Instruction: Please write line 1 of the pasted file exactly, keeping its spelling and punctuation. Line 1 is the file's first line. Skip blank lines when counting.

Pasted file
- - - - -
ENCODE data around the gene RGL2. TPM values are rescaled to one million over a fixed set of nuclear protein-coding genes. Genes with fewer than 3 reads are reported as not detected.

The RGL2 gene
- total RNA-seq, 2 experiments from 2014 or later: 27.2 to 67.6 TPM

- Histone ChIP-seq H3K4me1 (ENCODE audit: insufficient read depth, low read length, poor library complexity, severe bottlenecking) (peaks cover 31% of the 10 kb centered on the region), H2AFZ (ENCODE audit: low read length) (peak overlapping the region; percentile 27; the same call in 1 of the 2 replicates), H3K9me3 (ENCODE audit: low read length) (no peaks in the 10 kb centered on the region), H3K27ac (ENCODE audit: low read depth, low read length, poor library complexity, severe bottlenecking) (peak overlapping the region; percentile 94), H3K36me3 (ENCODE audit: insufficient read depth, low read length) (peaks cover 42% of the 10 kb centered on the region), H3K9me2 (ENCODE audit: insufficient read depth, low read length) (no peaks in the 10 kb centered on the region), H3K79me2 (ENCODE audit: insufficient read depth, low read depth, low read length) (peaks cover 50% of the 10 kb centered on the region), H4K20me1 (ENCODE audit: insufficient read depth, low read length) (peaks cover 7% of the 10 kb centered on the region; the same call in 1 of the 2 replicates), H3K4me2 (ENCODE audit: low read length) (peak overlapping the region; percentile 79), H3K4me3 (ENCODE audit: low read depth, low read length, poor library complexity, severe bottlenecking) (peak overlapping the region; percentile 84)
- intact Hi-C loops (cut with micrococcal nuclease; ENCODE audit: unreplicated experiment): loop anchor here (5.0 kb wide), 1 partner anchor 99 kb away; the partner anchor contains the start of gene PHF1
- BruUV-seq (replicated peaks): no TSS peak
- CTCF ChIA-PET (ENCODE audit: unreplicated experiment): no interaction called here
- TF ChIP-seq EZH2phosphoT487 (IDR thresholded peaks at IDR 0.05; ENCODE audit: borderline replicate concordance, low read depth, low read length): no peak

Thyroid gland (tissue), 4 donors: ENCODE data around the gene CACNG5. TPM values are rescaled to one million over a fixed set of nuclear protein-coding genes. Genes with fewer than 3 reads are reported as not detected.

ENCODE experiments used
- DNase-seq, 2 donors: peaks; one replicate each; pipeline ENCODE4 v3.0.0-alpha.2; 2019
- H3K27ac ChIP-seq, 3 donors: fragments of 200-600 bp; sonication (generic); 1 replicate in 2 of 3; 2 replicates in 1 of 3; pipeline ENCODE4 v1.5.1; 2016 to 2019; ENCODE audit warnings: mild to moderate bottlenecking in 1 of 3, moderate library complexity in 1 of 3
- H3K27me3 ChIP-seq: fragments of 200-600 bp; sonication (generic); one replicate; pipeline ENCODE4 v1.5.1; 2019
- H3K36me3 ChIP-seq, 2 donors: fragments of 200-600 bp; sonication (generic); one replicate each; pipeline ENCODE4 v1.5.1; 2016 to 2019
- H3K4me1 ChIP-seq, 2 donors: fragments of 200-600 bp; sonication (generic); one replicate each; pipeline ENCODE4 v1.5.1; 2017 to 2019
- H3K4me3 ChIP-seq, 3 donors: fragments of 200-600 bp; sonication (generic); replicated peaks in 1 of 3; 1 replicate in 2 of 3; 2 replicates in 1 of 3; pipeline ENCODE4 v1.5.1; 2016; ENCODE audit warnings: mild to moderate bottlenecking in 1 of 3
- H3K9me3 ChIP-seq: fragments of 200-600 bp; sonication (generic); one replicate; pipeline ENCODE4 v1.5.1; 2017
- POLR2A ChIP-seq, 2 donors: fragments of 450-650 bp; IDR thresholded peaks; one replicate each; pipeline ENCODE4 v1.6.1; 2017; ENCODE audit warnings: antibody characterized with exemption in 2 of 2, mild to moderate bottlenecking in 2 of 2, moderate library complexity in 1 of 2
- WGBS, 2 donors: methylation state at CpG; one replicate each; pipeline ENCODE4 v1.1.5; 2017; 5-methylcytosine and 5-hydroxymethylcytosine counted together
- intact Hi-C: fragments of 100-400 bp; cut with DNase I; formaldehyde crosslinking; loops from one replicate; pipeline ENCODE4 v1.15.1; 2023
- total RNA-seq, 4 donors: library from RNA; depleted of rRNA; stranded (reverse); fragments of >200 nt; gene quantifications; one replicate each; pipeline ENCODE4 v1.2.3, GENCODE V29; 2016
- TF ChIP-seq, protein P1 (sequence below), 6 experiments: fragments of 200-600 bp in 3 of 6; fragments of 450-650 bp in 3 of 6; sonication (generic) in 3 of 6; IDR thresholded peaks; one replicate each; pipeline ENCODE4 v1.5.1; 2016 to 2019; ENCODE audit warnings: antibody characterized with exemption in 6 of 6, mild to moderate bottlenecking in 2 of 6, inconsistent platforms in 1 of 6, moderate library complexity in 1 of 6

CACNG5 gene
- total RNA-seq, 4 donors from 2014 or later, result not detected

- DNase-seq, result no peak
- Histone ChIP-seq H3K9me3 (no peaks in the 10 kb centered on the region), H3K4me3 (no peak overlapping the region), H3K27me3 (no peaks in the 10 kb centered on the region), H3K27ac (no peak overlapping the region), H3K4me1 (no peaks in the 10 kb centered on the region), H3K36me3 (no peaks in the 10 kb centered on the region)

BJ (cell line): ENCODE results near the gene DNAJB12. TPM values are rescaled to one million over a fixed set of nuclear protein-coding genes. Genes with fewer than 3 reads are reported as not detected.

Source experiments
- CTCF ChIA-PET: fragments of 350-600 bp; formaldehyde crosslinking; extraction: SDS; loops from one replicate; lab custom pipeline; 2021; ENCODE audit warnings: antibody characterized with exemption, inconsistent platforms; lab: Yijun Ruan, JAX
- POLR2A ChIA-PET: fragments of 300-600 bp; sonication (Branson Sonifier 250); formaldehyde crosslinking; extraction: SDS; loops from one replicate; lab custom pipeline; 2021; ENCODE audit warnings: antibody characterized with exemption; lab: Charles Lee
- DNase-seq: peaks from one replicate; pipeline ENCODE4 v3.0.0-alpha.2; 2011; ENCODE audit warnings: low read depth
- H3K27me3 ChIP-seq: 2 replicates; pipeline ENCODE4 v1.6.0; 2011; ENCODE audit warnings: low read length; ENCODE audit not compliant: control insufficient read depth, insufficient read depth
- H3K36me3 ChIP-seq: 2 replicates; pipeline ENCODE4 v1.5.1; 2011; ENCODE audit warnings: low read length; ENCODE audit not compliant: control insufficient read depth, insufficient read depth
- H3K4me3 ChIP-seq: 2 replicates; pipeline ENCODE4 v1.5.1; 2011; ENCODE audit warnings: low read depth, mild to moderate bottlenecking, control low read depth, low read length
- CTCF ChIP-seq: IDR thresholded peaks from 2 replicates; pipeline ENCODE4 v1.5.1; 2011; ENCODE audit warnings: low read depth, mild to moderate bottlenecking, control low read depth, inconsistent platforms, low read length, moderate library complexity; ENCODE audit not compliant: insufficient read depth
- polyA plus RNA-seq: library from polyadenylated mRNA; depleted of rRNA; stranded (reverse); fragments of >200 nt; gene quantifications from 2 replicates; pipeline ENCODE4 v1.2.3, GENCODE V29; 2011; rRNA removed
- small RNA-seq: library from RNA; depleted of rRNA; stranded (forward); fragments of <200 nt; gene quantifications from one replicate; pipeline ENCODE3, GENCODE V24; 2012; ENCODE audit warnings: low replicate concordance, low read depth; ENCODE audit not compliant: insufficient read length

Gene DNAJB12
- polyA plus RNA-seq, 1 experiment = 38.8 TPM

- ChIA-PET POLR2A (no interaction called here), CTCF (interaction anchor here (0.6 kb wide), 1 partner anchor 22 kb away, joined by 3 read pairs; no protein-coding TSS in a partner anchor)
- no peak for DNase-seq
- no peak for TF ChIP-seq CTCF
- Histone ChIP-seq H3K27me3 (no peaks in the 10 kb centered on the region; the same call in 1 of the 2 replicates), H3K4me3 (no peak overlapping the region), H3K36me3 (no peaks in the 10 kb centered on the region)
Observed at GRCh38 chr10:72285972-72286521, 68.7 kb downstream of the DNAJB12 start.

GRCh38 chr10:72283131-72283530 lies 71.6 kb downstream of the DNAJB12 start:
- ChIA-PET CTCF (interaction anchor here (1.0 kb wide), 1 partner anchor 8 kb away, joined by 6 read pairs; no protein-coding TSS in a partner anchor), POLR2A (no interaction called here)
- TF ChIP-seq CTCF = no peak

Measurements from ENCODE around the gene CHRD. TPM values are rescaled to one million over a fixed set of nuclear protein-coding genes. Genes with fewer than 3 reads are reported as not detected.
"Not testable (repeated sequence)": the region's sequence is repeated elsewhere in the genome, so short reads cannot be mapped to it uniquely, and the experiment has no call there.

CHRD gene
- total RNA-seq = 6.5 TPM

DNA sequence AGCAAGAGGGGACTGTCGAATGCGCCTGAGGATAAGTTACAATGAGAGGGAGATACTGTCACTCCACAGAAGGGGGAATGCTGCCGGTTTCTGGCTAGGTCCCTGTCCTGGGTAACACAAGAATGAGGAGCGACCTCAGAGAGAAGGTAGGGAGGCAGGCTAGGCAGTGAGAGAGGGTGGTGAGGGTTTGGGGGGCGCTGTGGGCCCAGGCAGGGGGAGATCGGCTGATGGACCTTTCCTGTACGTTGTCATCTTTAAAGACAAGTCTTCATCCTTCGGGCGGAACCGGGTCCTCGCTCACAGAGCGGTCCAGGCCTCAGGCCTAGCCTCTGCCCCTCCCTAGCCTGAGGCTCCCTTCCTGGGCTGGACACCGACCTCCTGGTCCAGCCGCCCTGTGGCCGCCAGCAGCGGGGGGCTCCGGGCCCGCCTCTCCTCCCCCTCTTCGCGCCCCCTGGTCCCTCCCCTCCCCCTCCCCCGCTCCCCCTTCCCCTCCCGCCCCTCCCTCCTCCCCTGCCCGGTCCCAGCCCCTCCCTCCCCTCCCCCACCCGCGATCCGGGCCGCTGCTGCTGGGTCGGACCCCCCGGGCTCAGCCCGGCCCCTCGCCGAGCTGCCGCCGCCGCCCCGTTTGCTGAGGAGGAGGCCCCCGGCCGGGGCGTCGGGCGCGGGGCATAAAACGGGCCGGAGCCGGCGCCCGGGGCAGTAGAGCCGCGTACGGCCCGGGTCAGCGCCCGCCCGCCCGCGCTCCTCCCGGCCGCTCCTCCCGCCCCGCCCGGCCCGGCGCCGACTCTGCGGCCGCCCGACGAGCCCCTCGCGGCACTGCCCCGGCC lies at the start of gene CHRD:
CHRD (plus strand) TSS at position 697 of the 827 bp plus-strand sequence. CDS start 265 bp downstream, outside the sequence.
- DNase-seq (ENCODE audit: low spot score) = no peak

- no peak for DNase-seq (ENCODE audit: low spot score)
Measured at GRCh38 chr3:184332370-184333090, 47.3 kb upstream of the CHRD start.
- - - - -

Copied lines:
ENCODE data around the gene RGL2. TPM values are rescaled to one million over a fixed set of nuclear protein-coding genes. Genes with fewer than 3 reads are reported as not detected.